At the top of the four lifts was a little base camp with a small cafe/bar. The drink of the day was Глинтвейн, which I've given a capital G in awe and respect. Hang onto your seats, folks. It's warm-going-on-hot red (fortified?) wine with mulling spices like the ones we throw in apple cider back home. And a chunk of orange. It was spectacular, and between apple cider and glintvein (so ugly transliterated...) I don't see why anyone needs hot chocolate. Anyway, after two cups of it and two snickers (не тормози!), I was more than ready to face the light snow, freezing weather, and whatever else the mountains of the Southern Caucuses had to throw at me. For the geographers in the group, we were hiking along (and for all I know across) the border with Georgia. I guess here I'll just cut the narrative out a little and let the pictures speak for themselves. Anyone who's hiked/photographed big open places knows that pictures never suffice, but there you have it. It was beautiful, and a great hike. Our guides were very sharp, even in the thick fog.

After we got back to the starting point, we all rode down on the chair lift, which was cranked up to full throttle and rocking unbelievablely because we were late. And hey, everyone wanted home. I rode back down with Vika, and the conversation picked up as it left off. At the bottom we returned our ski-poll-walking-sticks and went to check out the local bee farm. Apparently the area and Krasnaya Polyana in particular is famous for its honey, and we were treated to a couple hot samovars of tea and various jars of honey to sample before a brief tour of the bee hives. We had dinner nearby in a very Southern-US themed place, complete with a poster of Russia's man-of-the-people Vlad Zhirinovsky. Exhausted and sated, we all got on the bus and dozed off on the way back to Sochi (to the extent that provincial Russian roads permit dozing off). The bus driver had one of the girls answer his cell phone when his wife called. Which is to say, he asked the girls, “Which one of you speaks the best Russian?” and then gave her the phone. I can't imagine why anyone would do that to himself, but he did it, and it was great.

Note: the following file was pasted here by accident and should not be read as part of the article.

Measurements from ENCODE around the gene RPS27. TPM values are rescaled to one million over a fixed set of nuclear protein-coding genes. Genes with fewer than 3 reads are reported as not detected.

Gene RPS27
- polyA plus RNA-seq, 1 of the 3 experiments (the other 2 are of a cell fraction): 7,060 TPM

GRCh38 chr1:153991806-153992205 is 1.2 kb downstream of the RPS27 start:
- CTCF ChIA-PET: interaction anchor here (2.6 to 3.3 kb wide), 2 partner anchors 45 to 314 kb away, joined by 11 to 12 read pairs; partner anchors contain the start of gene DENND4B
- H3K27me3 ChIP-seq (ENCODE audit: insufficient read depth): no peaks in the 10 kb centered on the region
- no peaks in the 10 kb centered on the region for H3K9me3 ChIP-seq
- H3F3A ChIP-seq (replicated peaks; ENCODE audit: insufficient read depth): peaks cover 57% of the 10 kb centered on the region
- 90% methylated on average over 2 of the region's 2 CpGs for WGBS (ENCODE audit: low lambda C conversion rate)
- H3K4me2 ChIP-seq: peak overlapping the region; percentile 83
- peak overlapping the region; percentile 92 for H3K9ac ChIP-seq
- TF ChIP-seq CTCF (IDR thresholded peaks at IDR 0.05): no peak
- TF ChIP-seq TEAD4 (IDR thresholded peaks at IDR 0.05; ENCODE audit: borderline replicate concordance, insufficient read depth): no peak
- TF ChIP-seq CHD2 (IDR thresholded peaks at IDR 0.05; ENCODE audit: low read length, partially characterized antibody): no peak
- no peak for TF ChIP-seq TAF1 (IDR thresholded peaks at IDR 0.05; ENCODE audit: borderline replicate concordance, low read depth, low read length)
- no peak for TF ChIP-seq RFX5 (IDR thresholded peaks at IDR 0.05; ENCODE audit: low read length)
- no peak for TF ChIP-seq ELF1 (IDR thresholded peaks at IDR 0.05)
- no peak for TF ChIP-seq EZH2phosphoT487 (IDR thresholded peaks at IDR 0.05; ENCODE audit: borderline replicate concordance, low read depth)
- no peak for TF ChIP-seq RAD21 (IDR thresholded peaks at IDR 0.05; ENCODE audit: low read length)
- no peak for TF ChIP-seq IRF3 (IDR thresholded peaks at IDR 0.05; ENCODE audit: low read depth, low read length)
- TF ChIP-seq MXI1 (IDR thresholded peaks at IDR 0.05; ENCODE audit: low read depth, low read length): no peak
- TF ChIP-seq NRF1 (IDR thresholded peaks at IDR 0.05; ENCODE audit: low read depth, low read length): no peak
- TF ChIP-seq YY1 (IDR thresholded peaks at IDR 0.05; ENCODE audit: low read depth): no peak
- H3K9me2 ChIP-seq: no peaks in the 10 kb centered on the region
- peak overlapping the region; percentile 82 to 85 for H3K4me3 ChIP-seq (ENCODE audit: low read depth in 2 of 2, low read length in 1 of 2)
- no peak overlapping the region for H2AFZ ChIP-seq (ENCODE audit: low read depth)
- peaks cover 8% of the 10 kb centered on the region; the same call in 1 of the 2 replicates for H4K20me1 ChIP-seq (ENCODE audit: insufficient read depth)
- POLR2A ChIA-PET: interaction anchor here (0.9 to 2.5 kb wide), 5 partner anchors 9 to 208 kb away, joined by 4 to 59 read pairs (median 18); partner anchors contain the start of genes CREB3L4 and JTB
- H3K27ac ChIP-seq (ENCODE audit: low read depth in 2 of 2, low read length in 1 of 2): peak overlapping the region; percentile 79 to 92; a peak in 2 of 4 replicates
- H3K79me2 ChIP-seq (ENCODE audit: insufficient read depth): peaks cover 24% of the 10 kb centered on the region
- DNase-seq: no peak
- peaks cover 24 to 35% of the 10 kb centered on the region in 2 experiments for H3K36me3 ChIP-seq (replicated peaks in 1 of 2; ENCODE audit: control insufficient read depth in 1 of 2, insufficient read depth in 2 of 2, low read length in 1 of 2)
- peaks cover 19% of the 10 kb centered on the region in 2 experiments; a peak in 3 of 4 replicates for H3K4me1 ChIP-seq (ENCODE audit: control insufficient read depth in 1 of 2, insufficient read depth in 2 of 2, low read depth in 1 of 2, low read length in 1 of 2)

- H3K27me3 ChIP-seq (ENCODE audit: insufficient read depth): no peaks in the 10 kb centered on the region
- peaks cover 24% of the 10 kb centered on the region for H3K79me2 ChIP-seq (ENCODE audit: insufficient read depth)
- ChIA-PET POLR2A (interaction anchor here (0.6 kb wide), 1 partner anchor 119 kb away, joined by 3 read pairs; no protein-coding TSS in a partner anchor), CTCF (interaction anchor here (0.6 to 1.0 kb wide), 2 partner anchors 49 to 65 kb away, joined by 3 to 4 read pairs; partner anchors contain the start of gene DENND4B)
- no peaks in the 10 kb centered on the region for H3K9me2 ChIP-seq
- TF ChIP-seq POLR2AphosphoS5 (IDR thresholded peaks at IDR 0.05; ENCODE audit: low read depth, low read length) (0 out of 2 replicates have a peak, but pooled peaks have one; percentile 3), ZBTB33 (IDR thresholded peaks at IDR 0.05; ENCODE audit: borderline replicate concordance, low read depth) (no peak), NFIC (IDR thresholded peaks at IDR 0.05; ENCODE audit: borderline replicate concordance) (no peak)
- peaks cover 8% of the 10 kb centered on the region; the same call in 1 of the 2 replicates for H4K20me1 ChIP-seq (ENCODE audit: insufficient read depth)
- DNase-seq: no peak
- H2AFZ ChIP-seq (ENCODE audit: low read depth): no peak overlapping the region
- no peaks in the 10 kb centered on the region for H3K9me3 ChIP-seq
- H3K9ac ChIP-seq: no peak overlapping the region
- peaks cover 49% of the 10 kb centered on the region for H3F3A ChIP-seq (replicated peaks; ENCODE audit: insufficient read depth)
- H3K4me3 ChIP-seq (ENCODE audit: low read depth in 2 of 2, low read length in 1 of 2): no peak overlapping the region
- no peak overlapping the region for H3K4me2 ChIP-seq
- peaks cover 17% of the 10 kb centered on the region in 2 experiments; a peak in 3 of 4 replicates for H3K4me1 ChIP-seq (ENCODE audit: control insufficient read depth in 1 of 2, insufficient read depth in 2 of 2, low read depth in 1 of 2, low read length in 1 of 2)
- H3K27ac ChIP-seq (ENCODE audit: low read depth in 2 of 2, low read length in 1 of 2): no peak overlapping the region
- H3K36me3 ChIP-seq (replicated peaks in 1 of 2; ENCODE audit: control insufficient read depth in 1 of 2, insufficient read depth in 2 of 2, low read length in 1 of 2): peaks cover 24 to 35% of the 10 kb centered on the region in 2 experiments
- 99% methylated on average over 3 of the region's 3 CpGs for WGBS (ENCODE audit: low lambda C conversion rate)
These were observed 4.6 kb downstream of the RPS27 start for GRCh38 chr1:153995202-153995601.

The next day was a "free day," which is to say we had nothing planned as a group. All the days were technically free days, as no one was required to come along on the hikes and a few of our best and brightest deferred on both occasions. I decided to skip out on a boating expedition that morning because I’m not nuts about boating or waking up early. I didn't do much in particular during the day - sat out around the beach during the day to catch what glimpses of the sun I could. It was 50% cloudy, and somehow the sun managed to dance the dance and stay behind them. In the evening Rohan and I had a few friends over for a drink, and I'm told we got to bed sometime before sunrise.